Advising corps works to make college accessible
Recent alumni have the chance to relive campus memories with the start of MSU College Advising Corps’ month-long summer training.
MSU College Advising Corps, or MSUCAC, is partnered with AmeriCorps and the National College Advising Corps to help low-income, first generation or underrepresented high school students move through the college enrollment process with the goal of accepting more high school students into higher education. MSUCAC focuses on both urban and rural communities.
Advisers have the opportunity to serve a high school or multiple high schools for two years after graduation from MSU. The program is open to any recent graduate of any major.
Second-year adviser Lorrena Johnson serves two rural high schools in the Muskegon area.
“I am a first generation college student. Education changed my whole entire life,” Johnson said. “I want to try to impact as many lives as possible — especially first generation, low-income students, because a lot of the time people don’t tell you you can go to college, because your parents didn’t go.”
Johnson said she went to a 98 percent black high school with little to no diversity, but her first year at MSU allowed her to meet people from all over the world. She said her college experience opened her mind and changed her life. The chance to give other high school students the same opportunity is what made her join MSUCAC.
“This is a program where we are going in as a recent college graduate, talking to these students and making their dreams of going to college realistic,” Johnson said.
Helping high school students navigate college enrollment is far from easy though.
Second-year adviser Delorean Brown serves Osborn High School in Detroit and said the biggest challenge she faces is what students think they know about college access. She said she did a lot of assuming her first year and, as an adviser, assuming is not acceptable.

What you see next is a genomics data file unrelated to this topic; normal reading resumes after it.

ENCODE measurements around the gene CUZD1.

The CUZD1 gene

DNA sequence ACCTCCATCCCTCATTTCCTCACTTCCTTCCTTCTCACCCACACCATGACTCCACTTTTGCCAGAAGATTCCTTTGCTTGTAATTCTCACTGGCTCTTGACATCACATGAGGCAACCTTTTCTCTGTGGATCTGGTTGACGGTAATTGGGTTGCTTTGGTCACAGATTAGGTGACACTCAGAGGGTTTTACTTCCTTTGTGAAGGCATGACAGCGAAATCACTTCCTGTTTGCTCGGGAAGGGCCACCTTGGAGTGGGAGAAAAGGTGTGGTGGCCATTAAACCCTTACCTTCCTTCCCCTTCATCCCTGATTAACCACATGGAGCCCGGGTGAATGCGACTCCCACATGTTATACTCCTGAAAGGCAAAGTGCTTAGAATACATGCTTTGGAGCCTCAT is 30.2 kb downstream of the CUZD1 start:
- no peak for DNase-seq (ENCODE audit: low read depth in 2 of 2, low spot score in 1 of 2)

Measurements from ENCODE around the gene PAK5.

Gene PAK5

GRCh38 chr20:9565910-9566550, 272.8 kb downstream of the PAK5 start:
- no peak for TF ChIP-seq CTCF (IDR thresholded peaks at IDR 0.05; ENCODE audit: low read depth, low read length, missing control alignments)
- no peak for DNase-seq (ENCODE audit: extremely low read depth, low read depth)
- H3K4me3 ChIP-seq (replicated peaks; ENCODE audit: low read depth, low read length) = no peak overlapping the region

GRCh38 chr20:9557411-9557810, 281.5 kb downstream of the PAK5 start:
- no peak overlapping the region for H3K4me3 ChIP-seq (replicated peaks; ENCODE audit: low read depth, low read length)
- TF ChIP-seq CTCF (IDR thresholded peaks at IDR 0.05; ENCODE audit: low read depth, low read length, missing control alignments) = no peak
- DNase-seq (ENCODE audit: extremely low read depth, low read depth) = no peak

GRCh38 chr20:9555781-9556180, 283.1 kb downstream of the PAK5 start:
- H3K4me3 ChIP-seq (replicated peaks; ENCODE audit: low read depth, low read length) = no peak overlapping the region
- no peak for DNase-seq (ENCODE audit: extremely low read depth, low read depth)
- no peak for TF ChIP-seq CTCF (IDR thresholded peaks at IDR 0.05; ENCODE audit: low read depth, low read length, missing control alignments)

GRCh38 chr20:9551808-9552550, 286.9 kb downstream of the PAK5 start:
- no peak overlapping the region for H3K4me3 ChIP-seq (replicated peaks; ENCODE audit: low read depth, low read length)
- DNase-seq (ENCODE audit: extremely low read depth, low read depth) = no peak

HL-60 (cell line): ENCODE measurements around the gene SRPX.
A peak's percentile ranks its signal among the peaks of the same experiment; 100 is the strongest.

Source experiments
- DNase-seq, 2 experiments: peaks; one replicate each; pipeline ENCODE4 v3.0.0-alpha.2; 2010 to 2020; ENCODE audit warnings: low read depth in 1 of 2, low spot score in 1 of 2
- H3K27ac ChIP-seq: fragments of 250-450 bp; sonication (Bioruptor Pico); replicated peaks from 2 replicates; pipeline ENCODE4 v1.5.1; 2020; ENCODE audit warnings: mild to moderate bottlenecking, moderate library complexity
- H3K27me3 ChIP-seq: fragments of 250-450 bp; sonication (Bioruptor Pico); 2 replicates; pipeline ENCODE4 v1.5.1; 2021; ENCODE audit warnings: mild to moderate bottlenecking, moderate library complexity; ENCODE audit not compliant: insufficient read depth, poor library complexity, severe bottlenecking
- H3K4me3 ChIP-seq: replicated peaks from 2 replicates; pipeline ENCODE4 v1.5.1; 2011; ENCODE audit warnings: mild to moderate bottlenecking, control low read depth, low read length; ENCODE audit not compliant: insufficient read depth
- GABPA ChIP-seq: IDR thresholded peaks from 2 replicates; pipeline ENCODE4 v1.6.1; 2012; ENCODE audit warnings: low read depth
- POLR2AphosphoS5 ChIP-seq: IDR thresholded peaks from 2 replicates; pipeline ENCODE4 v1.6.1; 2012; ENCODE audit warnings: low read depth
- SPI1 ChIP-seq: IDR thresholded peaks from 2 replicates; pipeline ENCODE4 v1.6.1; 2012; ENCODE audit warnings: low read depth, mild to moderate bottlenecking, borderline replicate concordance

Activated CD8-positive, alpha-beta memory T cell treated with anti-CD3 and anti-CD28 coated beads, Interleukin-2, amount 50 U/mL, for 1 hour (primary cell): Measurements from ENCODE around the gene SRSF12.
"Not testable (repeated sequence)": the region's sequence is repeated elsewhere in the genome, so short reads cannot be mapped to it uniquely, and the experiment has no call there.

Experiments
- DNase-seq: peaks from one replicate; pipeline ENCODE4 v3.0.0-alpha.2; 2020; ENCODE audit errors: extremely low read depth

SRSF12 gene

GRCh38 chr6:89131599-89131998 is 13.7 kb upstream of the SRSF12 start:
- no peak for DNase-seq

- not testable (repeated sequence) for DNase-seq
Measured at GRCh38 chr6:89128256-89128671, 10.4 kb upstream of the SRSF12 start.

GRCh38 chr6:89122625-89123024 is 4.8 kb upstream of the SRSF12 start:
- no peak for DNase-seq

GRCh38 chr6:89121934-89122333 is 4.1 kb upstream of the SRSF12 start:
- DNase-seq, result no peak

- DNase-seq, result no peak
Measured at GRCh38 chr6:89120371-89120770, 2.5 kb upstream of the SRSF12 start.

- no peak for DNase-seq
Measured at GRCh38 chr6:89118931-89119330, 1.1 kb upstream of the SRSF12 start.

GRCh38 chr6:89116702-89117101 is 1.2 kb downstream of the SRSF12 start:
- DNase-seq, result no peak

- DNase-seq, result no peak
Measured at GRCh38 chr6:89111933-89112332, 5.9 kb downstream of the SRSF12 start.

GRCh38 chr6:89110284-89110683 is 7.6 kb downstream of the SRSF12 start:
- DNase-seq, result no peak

“I have to go in with a different mindset,” Brown said. “I assumed that they knew how to do it. They actually did not know. They didn’t know how to fill out an application. They didn’t know you’re supposed to write an application in pen.”
In addition to helping students who don't understanding general protocol for filling out college applications, college advisers also have to face the negative mentality of some parents.
Program coordinator Jenny O’Neal said some students don’t feel they are college material and their parents don’t think their children need to go to college at all.
“That’s hard because you don’t want to tell people what they think or believe is wrong. But it’s necessary for us and for the state of Michigan and for this country to change (that) mindset because we know that our workforce needs to be highly trained and highly skilled,” O’Neal said.
Advisers have yearly goals they try to reach. Of the graduating seniors in each high school MSUCAC works with, they look to get 80 percent of those students to complete financial aid applications. They hope to have 60 to 70 percent of high school seniors completing college applications and getting accepted. The group aims to have 100 percent meet with the adviser, at the very least.
“If we can just get our population to become educated, then society as a whole benefits,” O’Neal said.
Summer adviser training consists of conferences and lectures with experts in every area of college enrollment. Advisers learn the ins and outs of applications, admissions and financial aid. They spend mid-July through mid-August back on campus, learning about public and private colleges, trade schools and certificate programs. The second-year advisers share successes and failures and everyone learns how to work collaboratively with the personnel in the high schools they will serve.
“This is our future. We’re getting kids started on the rest of their lives. We’re impacting them so they can impact us in 10, 20 years," Brown said. "I think it’s important for MSU to understand we’re reaching out to kids who didn’t think they had a chance and we’re giving them something that they never even thought could happen."